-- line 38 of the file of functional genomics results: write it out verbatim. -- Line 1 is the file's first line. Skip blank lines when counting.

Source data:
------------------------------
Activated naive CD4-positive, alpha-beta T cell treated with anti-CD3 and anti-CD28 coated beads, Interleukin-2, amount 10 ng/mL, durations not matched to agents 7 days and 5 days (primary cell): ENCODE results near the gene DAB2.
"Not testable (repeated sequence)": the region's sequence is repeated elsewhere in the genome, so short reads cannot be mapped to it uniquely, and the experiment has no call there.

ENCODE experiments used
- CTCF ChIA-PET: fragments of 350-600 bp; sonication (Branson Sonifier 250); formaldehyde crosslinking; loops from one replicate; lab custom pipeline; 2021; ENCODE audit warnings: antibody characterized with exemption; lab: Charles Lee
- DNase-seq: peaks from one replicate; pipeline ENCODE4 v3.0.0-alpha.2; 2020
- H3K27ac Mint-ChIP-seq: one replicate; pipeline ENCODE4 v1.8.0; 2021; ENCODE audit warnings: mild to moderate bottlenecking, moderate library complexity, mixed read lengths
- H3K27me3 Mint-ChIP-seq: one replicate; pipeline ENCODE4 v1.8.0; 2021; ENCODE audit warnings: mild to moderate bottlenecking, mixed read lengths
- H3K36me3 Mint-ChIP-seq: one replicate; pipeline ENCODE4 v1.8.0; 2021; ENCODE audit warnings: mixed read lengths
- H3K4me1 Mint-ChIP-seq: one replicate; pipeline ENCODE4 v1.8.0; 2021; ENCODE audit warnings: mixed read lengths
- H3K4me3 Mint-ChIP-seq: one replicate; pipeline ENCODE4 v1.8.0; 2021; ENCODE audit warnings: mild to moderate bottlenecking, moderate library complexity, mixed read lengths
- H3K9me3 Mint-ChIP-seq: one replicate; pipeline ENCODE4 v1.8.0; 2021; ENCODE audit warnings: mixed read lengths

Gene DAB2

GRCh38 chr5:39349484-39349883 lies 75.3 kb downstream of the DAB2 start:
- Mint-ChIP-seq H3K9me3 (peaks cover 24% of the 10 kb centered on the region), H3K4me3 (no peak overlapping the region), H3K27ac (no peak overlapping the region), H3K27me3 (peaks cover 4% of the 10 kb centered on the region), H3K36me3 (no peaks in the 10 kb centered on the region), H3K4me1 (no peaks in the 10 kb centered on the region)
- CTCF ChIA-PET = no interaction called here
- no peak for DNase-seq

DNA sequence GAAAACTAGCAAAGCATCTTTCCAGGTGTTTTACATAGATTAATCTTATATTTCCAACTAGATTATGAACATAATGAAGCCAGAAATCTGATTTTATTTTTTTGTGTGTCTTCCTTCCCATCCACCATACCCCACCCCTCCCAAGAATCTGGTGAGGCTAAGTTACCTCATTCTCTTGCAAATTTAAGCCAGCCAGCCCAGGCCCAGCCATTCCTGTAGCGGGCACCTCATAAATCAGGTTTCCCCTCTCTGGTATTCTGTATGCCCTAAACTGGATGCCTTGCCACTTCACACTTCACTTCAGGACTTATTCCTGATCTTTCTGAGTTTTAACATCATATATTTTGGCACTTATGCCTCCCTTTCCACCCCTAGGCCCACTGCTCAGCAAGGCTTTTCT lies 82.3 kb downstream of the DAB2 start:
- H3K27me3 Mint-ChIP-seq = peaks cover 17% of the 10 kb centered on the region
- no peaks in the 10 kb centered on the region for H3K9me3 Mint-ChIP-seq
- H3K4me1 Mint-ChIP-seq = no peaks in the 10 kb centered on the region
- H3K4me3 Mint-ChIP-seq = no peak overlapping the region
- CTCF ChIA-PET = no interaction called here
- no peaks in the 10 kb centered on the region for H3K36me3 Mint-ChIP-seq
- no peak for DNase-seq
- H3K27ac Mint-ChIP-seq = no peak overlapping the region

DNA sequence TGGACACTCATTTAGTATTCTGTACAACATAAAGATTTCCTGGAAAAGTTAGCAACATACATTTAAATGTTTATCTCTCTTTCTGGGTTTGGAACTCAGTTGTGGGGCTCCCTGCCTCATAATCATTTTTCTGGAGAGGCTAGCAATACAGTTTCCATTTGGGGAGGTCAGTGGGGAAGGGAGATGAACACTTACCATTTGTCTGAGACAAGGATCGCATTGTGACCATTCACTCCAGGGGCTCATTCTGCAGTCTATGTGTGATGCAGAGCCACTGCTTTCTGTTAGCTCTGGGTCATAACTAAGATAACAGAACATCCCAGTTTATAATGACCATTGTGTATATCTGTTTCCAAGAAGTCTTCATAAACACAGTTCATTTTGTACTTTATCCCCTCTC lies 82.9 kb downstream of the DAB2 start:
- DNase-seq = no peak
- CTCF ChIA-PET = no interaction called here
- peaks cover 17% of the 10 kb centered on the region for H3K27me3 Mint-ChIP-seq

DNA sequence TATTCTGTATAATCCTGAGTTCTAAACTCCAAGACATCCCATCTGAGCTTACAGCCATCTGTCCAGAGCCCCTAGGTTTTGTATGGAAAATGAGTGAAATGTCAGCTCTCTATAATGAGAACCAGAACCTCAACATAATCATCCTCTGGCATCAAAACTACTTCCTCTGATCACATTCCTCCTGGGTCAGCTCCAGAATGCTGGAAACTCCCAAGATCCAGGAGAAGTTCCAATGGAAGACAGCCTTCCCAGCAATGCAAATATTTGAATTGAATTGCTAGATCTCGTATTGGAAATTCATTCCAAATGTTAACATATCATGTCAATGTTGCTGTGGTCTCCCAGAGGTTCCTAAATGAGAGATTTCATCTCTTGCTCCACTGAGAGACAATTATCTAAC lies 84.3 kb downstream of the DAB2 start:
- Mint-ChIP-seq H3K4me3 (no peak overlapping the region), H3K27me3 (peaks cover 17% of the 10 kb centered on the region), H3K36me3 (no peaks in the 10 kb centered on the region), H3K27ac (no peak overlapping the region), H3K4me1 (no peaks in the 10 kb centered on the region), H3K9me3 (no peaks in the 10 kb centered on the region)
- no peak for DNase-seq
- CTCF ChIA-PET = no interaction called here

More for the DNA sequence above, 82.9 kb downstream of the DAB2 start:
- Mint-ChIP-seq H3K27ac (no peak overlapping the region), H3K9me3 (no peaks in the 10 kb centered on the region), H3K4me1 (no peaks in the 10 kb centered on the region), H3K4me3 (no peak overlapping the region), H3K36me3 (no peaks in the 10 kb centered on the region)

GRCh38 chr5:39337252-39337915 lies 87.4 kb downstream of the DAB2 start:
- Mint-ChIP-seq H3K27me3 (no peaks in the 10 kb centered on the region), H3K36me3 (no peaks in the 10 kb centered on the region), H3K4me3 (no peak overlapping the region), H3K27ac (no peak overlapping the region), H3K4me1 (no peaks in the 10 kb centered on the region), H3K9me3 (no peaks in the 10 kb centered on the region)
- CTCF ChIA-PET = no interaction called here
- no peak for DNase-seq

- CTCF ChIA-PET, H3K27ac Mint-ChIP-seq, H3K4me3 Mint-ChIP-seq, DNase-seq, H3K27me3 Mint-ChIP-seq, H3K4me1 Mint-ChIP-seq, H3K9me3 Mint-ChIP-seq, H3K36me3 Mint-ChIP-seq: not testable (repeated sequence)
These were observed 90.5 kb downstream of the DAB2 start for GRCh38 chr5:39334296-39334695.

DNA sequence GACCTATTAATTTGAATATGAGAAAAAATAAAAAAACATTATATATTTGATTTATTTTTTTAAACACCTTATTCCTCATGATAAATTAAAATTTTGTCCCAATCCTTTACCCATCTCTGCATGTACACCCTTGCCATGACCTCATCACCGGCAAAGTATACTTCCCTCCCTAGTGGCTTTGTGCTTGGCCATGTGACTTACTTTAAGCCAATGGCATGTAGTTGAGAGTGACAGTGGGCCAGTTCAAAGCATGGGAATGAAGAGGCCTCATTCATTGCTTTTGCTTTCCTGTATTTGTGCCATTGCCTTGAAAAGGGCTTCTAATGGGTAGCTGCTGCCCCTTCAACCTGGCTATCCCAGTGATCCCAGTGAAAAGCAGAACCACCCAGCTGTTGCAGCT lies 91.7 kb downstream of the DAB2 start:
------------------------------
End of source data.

- CTCF ChIA-PET = no interaction called here